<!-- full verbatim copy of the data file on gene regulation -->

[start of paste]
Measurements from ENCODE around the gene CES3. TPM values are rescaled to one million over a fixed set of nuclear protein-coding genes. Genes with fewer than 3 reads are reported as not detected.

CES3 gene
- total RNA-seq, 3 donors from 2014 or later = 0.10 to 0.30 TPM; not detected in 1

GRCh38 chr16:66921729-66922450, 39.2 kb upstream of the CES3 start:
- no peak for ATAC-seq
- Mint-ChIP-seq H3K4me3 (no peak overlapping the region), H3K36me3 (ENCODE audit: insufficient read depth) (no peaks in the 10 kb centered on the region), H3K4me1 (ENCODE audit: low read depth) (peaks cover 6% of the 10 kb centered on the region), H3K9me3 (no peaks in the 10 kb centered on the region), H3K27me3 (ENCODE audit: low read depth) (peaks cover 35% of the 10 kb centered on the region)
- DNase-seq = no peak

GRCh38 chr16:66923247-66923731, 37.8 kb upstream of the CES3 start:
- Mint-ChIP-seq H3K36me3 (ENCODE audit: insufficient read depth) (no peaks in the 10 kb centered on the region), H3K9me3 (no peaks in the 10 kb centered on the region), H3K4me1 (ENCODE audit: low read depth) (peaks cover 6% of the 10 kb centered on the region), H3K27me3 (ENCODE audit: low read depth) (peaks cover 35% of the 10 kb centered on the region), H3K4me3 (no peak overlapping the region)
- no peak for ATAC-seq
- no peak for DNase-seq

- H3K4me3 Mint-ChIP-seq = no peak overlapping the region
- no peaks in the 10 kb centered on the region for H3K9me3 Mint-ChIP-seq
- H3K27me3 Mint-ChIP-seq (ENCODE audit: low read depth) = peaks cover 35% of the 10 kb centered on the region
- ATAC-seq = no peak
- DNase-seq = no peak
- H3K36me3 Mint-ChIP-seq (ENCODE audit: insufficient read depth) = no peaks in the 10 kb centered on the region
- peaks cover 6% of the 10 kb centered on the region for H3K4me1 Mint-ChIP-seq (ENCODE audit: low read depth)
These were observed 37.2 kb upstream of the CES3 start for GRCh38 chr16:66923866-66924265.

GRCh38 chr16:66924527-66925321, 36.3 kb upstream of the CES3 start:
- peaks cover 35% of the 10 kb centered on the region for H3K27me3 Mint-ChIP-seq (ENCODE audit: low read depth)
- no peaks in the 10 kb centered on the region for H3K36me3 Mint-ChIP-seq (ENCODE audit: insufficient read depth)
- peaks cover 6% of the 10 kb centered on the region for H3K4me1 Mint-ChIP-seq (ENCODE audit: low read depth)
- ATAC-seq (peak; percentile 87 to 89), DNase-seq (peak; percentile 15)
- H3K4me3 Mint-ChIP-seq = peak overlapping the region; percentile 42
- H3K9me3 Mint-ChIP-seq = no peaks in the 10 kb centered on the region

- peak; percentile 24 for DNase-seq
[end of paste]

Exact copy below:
Measurements from ENCODE around the gene CES3. TPM values are rescaled to one million over a fixed set of nuclear protein-coding genes. Genes with fewer than 3 reads are reported as not detected.

CES3 gene
- total RNA-seq, 3 donors from 2014 or later = 0.10 to 0.30 TPM; not detected in 1

GRCh38 chr16:66921729-66922450, 39.2 kb upstream of the CES3 start:
- no peak for ATAC-seq
- Mint-ChIP-seq H3K4me3 (no peak overlapping the region), H3K36me3 (ENCODE audit: insufficient read depth) (no peaks in the 10 kb centered on the region), H3K4me1 (ENCODE audit: low read depth) (peaks cover 6% of the 10 kb centered on the region), H3K9me3 (no peaks in the 10 kb centered on the region), H3K27me3 (ENCODE audit: low read depth) (peaks cover 35% of the 10 kb centered on the region)
- DNase-seq = no peak

GRCh38 chr16:66923247-66923731, 37.8 kb upstream of the CES3 start:
- Mint-ChIP-seq H3K36me3 (ENCODE audit: insufficient read depth) (no peaks in the 10 kb centered on the region), H3K9me3 (no peaks in the 10 kb centered on the region), H3K4me1 (ENCODE audit: low read depth) (peaks cover 6% of the 10 kb centered on the region), H3K27me3 (ENCODE audit: low read depth) (peaks cover 35% of the 10 kb centered on the region), H3K4me3 (no peak overlapping the region)
- no peak for ATAC-seq
- no peak for DNase-seq

- H3K4me3 Mint-ChIP-seq = no peak overlapping the region
- no peaks in the 10 kb centered on the region for H3K9me3 Mint-ChIP-seq
- H3K27me3 Mint-ChIP-seq (ENCODE audit: low read depth) = peaks cover 35% of the 10 kb centered on the region
- ATAC-seq = no peak
- DNase-seq = no peak
- H3K36me3 Mint-ChIP-seq (ENCODE audit: insufficient read depth) = no peaks in the 10 kb centered on the region
- peaks cover 6% of the 10 kb centered on the region for H3K4me1 Mint-ChIP-seq (ENCODE audit: low read depth)
These were observed 37.2 kb upstream of the CES3 start for GRCh38 chr16:66923866-66924265.

GRCh38 chr16:66924527-66925321, 36.3 kb upstream of the CES3 start:
- peaks cover 35% of the 10 kb centered on the region for H3K27me3 Mint-ChIP-seq (ENCODE audit: low read depth)
- no peaks in the 10 kb centered on the region for H3K36me3 Mint-ChIP-seq (ENCODE audit: insufficient read depth)
- peaks cover 6% of the 10 kb centered on the region for H3K4me1 Mint-ChIP-seq (ENCODE audit: low read depth)
- ATAC-seq (peak; percentile 87 to 89), DNase-seq (peak; percentile 15)
- H3K4me3 Mint-ChIP-seq = peak overlapping the region; percentile 42
- H3K9me3 Mint-ChIP-seq = no peaks in the 10 kb centered on the region

- peak; percentile 24 for DNase-seq